One of my favorite Christmas stories as a child was The Gift of the Magi. I can still smell the pages of the book we purchased at Macy’s, an abbreviated version of O. Henry’s classic short story (which I embarrassedly admit I just read for the first time in its original form today).
It is the story of a financially struggling young married couple’s great sacrifice for one another during Christmastime (That much is enough to trigger the tears hitting a little too close to home!). My heart goes out to the sweet young wife, Della, who wanted so badly to give the perfect gift to Jim, her hardworking husband, yet she didn’t have the means to. She sold her most precious treasure – her hair, which was the thing that made her feel most beautiful – to obtain the money to buy Jim’s present and he did something similar with his most prized possession as well. Sweet, isn’t it?
But also costly and extremely hard – hard to let go of the things we find the most comfort and joy in, the things we value most, in order to give to someone else. As simple human beings, putting others above ourselves is the hardest and the most we can do to truly love others.
I won’t give away the heartbreakingly beautiful twist at the end of the story, but highly encourage you to read the whole thing here with a box of tissues on hand.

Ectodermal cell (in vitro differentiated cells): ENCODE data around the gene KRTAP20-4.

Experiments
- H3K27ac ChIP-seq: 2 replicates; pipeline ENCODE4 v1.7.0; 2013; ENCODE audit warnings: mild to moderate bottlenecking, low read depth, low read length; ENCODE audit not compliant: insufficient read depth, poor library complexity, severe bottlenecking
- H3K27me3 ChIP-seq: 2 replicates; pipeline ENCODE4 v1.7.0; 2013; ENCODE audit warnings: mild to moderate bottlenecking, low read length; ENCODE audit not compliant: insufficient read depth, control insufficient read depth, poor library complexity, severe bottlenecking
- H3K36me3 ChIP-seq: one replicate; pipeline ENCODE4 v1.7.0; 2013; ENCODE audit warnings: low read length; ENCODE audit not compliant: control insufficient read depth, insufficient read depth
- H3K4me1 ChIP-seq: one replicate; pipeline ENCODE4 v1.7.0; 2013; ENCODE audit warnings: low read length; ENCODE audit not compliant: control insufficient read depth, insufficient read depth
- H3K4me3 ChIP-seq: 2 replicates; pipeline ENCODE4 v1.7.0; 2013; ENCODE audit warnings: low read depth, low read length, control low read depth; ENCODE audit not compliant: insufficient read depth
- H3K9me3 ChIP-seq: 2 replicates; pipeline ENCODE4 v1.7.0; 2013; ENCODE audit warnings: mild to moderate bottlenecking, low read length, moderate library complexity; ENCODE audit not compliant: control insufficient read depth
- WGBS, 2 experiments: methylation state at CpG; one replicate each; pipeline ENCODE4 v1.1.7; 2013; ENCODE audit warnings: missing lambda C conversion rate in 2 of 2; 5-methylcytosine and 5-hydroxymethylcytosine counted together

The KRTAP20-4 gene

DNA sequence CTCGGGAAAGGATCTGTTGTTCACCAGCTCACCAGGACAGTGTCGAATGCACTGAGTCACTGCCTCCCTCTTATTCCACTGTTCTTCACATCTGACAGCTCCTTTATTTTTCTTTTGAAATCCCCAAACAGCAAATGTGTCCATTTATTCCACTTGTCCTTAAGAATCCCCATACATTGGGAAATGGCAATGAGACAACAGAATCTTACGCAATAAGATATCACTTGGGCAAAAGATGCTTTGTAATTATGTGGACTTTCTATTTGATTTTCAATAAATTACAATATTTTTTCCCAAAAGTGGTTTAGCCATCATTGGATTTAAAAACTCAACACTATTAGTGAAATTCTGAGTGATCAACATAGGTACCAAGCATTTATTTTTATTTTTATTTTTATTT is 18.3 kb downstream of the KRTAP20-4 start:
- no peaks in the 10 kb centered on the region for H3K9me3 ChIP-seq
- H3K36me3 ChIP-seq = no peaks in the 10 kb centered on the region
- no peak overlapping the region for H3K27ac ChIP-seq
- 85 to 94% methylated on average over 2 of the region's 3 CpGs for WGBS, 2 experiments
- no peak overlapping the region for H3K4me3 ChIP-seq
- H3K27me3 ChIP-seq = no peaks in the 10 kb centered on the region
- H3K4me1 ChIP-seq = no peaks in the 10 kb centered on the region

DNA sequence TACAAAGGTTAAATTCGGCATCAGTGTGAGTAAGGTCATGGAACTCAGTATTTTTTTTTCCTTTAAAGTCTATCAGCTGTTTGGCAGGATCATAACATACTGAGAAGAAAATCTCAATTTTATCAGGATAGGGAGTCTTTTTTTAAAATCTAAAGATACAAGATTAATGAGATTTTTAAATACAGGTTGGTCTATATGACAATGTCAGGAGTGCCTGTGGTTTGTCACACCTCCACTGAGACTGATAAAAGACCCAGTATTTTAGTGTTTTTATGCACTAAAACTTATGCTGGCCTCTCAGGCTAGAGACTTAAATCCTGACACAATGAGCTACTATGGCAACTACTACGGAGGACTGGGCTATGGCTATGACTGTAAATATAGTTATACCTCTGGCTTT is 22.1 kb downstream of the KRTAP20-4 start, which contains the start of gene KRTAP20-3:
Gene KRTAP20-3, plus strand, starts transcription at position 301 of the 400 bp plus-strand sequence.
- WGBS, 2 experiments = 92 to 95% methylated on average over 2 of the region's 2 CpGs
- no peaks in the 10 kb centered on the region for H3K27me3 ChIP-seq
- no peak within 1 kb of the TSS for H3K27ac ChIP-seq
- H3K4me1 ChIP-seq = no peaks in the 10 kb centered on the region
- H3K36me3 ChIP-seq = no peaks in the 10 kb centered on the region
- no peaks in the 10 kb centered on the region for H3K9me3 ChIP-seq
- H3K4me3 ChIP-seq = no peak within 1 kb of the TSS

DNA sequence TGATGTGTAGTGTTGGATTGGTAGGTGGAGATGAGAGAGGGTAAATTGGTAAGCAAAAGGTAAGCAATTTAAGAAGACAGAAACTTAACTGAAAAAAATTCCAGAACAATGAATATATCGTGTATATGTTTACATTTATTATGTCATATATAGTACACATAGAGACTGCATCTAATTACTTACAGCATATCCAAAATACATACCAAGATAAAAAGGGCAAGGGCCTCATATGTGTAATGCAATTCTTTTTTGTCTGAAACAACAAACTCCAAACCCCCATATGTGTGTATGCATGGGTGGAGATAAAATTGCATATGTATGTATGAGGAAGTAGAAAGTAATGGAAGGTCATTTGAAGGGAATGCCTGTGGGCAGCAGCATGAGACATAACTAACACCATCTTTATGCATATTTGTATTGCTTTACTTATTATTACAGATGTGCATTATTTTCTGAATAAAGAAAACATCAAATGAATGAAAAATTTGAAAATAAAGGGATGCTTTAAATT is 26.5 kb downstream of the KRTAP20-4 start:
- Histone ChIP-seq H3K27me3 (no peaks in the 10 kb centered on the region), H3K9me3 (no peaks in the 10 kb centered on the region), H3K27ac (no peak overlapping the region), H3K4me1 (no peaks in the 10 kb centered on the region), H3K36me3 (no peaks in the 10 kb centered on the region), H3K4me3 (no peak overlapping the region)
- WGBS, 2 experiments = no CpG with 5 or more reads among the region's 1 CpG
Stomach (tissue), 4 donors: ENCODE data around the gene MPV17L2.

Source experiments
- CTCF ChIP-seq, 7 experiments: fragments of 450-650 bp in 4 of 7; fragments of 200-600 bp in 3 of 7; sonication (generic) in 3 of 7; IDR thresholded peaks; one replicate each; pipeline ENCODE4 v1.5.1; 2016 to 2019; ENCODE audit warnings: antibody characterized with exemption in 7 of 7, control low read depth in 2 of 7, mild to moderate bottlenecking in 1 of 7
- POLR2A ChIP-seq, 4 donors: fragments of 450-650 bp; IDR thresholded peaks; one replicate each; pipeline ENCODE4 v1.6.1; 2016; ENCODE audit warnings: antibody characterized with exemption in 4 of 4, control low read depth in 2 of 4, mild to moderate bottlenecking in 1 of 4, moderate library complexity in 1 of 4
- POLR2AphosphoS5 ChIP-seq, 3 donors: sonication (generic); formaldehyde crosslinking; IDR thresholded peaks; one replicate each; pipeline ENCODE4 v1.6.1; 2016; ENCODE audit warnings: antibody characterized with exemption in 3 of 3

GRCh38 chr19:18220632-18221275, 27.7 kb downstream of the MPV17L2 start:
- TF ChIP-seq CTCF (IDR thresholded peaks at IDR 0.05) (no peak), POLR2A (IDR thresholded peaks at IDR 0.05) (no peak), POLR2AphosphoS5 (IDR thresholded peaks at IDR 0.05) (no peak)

Della’s seemingly small sacrifice may seem shallow in comparison with God’s amazing gift of sending His Son down to save the world, but I believe in God’s great grace, He grows and stretches us through these daily invitations to die to ourselves in order that we may spread His love to others.
In Your tender mercy You sent us Jesus as a baby, fully God and fully man, that He could empathize with us and eventually save us through His death and resurrection. Thank you for loving us so well and for understanding that our “small” sacrifices sometimes feel huge to us.
Please give us the strength to let go of what we need to, and to put aside our own desires so that we may show others Your love today.
In your relationships with one another, have the same mindset as Christ Jesus:
6 Who, being in very nature God,
did not consider equality with God something to be used to his own advantage;
7 rather, he made himself nothing
by taking the very nature of a servant,
being made in human likeness.
8 And being found in appearance as a man,
he humbled himself
by becoming obedient to death—
even death on a cross!